When I was in college I read about pioneer women. My family teases me about this because for two or three years I was obsessed. I read books about the trails heading west of Missouri, fascinated by the risks men and women took to stake a claim or meet a spouse or carve a house into dirt when the chance of finding gold or growing a crop was about as good as dying of cholera or going crazy on the prairie. I loved the women. I read their diaries while huddled in a dark booth at the back of the campus coffeehouse, scratching notes in my composition book and flagging pages. I color-coded entries. Like red for illness and death, blue for family or marriage, green for wagon trains. One of my writing professors encouraged my idea to write poetry and narrative based on these women’s experiences so I spent a semester putting together a portfolio Chasing The Sun.
I romanticized the freedom I imagined pioneer women must have sensed, cutting ties to a familiar place. That was very much what I wanted when Justin and I moved abroad. I remember envying pioneer women: they had no Skype.
Now I better appreciate invisible tethers to home. I feel pulls to Wisconsin, Colombia and occasionally Italy, where I was born. But I also feel pulls to places I’ve been only briefly, like Vienna or Budapest, Nairobi, Wadi Rum in Jordan, and imagine this is being a pioneer woman. The belly stir of guessing where we might settle next, connections we rope around the world.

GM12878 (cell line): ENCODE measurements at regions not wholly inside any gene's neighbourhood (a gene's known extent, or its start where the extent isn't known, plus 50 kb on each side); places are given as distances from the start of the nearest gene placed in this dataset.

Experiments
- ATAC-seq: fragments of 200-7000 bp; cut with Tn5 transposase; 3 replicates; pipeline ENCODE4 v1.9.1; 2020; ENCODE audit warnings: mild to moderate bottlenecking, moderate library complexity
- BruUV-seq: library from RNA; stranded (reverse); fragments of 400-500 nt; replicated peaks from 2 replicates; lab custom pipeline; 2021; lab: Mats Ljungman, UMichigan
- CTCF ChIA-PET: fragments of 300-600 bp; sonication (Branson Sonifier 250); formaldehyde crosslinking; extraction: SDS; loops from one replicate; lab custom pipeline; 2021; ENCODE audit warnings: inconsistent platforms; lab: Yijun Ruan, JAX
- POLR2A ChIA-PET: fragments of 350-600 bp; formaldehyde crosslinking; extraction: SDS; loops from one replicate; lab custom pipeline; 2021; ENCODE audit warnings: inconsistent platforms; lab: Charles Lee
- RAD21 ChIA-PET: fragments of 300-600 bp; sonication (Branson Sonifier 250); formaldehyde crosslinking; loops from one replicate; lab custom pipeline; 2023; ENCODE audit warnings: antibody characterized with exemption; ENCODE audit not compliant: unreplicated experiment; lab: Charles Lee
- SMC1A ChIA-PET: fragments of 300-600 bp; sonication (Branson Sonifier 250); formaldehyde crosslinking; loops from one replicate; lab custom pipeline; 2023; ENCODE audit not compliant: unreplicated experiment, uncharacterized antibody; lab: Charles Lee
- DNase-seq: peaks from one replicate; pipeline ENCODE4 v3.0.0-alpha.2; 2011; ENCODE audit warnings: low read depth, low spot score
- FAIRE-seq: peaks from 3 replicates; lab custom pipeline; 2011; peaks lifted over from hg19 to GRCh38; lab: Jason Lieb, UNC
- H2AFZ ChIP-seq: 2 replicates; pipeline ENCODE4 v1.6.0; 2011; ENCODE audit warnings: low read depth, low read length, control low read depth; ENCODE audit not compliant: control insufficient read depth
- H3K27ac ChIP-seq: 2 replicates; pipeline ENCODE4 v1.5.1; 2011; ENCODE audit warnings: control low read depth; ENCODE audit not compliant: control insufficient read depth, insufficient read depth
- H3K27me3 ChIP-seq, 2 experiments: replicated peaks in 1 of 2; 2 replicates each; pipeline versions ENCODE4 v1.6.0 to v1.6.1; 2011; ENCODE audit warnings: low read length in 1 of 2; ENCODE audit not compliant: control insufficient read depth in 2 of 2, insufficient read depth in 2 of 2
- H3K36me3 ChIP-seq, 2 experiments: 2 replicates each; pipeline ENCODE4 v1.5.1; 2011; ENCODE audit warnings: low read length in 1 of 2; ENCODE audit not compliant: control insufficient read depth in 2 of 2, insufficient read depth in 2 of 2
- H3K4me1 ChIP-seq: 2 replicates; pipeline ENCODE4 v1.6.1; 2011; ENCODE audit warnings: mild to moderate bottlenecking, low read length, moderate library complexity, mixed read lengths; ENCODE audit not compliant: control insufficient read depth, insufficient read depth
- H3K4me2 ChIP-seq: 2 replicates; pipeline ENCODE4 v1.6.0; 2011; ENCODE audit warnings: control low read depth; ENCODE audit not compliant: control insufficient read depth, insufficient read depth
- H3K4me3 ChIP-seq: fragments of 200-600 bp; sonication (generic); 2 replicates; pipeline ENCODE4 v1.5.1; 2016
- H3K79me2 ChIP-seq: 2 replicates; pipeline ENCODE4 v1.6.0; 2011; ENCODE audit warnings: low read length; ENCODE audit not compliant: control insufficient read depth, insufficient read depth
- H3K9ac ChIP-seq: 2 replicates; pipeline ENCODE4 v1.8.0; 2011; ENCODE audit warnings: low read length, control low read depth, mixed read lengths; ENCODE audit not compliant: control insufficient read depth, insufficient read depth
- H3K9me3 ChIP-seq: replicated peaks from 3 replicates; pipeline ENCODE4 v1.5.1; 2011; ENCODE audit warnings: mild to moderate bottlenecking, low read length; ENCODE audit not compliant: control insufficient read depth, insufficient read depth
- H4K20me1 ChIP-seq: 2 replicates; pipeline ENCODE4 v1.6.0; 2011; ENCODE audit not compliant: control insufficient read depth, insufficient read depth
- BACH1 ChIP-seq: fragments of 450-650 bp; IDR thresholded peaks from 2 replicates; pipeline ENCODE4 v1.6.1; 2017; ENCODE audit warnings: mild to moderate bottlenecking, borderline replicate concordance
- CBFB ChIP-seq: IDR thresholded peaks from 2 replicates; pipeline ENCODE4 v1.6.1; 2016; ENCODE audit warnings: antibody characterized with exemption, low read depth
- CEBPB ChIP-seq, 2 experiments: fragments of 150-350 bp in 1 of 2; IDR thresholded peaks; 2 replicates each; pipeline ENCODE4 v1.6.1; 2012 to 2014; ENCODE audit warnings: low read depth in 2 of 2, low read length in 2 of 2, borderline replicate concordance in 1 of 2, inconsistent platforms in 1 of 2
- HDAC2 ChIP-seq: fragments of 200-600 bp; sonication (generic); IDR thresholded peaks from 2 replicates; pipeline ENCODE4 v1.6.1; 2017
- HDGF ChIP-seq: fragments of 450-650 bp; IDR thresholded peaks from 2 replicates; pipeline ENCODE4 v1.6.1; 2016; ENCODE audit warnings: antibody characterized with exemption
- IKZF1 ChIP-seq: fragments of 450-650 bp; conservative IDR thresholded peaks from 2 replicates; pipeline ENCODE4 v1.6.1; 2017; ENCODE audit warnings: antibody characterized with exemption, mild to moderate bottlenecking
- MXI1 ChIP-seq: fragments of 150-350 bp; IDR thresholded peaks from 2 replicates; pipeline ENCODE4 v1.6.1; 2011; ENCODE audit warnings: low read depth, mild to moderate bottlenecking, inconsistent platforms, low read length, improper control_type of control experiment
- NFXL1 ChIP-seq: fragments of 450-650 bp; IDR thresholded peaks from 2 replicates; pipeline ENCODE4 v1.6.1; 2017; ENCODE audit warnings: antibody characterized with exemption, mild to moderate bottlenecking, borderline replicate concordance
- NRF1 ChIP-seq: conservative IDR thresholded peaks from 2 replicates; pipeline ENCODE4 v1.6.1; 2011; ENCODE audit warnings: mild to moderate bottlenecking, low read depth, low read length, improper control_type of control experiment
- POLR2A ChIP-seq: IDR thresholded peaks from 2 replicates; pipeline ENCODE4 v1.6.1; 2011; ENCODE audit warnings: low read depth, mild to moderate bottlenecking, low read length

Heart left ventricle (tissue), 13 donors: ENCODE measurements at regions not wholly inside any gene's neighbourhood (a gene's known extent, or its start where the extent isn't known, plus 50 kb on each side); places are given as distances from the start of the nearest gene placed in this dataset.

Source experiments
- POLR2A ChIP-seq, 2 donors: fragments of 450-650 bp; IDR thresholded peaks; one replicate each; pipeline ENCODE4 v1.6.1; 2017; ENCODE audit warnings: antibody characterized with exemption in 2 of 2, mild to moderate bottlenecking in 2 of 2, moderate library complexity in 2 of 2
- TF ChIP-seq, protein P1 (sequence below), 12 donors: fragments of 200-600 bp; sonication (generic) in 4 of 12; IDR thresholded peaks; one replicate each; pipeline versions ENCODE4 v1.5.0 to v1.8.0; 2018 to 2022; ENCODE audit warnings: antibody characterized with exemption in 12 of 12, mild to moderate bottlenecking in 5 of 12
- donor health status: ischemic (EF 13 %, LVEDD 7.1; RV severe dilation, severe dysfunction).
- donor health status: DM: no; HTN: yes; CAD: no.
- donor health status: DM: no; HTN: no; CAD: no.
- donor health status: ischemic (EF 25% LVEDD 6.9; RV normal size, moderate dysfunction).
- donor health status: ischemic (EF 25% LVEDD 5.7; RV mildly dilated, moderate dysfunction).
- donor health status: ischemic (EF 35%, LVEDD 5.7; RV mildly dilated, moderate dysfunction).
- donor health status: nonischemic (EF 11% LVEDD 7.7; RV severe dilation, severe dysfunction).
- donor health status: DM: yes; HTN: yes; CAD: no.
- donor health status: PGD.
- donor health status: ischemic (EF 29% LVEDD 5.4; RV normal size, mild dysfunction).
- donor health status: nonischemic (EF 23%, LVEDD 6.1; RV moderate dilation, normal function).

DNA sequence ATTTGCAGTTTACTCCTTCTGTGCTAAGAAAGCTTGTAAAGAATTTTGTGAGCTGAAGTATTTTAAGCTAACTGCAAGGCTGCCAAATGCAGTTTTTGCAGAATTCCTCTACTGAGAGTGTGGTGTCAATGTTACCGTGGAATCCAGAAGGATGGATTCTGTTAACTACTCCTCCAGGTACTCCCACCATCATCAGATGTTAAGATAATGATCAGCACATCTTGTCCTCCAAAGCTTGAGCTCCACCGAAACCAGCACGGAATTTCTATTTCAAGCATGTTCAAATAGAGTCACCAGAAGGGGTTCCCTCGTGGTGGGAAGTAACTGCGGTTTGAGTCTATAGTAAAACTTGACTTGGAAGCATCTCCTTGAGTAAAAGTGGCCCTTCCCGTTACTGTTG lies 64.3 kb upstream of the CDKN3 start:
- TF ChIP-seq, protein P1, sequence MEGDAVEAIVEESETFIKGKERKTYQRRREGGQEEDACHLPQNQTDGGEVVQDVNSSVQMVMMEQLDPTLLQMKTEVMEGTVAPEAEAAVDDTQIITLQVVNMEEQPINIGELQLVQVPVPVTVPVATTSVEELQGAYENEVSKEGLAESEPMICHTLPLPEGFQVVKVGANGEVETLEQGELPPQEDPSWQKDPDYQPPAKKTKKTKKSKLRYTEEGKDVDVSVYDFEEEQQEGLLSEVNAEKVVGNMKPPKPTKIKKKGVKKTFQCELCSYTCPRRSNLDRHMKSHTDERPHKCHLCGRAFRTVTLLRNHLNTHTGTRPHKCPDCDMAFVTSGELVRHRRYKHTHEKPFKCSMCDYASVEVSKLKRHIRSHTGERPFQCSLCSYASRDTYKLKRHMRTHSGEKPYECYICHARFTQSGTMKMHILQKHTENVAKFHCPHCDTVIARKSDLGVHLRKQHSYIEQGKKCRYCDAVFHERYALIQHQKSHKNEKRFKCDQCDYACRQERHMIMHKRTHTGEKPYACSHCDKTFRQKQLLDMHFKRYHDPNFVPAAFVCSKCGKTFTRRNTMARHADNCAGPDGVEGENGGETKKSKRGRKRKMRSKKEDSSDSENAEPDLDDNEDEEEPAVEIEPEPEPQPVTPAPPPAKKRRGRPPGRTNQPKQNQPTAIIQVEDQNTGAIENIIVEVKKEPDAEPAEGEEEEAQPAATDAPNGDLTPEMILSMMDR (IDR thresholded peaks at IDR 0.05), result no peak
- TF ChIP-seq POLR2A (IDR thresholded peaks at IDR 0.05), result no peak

But here is something else I read about the pioneer woman, that when she left a homestead she might first sweep or dust, closing the door to a tidy room, or she might climb up the wagon wheel to join her husband on the buckboard, leaving behind crumbs and a burned skillet on the sawhorse table.
Our last spring in Colombia I came home one afternoon to see a spare apartment. No pictures or mirrors left on the walls, no candles or cloths on end tables, no knick knacks or postcards on the kitchen counter. I found our “us clutter” in a suitcase, breakables wrapped in newspaper or dish towels. I put everything back in its place. We were only in Colombia for two years and clearing the walls and tabletops of stuff took a couple of hours. We’ve been in Kuwait nearly eight years. I might leave a skillet on the table when I go.